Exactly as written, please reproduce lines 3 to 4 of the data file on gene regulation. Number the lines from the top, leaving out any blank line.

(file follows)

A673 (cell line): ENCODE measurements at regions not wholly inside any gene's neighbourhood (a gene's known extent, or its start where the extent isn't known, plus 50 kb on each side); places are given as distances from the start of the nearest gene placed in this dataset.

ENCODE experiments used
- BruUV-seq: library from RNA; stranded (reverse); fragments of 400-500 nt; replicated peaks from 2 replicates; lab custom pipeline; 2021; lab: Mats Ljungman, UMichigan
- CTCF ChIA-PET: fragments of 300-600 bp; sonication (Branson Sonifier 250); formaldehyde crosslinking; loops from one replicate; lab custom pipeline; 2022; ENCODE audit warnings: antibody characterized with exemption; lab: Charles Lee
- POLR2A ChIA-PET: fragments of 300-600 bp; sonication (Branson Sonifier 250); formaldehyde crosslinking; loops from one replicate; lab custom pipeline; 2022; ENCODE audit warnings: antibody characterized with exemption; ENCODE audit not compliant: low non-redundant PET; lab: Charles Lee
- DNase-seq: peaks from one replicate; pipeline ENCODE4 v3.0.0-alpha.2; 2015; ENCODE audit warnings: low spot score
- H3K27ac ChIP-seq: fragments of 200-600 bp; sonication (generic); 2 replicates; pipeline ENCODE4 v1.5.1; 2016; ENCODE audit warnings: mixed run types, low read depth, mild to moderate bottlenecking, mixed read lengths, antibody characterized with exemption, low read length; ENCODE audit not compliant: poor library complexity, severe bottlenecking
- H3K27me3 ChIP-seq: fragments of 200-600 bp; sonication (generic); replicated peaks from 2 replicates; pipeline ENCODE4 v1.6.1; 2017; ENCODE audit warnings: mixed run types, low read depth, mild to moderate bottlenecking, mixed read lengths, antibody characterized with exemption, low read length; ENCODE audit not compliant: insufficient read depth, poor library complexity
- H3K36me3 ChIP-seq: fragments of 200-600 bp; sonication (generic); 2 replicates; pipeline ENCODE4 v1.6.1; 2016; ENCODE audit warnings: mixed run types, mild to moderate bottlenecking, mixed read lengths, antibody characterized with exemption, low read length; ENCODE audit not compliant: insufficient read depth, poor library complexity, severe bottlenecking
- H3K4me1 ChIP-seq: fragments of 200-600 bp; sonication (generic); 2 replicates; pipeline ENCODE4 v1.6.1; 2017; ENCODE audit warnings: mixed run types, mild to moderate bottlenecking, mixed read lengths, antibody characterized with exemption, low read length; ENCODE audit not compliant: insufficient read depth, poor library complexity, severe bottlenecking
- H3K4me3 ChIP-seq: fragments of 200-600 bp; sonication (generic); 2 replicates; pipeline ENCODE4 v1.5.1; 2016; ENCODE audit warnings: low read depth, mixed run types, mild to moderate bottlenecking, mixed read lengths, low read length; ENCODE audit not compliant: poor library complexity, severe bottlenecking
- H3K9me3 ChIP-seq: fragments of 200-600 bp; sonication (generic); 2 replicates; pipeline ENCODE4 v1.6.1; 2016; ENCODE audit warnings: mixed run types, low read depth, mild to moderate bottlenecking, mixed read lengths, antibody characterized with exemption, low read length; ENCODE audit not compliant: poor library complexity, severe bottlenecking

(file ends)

- BruUV-seq: library from RNA; stranded (reverse); fragments of 400-500 nt; replicated peaks from 2 replicates; lab custom pipeline; 2021; lab: Mats Ljungman, UMichigan
- CTCF ChIA-PET: fragments of 300-600 bp; sonication (Branson Sonifier 250); formaldehyde crosslinking; loops from one replicate; lab custom pipeline; 2022; ENCODE audit warnings: antibody characterized with exemption; lab: Charles Lee